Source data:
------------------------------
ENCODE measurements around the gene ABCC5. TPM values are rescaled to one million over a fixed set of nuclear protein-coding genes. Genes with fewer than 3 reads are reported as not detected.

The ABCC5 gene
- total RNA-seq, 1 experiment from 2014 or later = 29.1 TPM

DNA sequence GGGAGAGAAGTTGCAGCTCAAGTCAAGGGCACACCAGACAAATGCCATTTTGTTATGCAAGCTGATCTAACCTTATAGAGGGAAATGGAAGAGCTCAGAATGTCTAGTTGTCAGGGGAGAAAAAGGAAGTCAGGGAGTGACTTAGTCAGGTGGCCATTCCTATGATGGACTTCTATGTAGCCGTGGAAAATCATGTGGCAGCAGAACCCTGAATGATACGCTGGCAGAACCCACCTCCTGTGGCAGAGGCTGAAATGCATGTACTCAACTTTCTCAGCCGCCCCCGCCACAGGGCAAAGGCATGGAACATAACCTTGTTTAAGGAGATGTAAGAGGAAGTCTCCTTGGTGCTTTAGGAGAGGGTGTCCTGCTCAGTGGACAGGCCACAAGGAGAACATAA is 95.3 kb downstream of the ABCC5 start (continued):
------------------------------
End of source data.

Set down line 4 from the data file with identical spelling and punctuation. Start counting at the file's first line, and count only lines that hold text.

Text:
DNA sequence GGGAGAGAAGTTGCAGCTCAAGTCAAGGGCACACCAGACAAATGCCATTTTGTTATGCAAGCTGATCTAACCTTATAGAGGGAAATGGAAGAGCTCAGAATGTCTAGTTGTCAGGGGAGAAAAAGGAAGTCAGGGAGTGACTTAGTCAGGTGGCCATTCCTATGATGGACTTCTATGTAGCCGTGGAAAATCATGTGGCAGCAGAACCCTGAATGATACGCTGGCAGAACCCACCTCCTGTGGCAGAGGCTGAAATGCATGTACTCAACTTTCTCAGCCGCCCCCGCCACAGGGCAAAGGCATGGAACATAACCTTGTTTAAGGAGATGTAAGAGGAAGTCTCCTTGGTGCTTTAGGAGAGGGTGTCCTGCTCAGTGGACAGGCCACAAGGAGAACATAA is 95.3 kb downstream of the ABCC5 start (continued):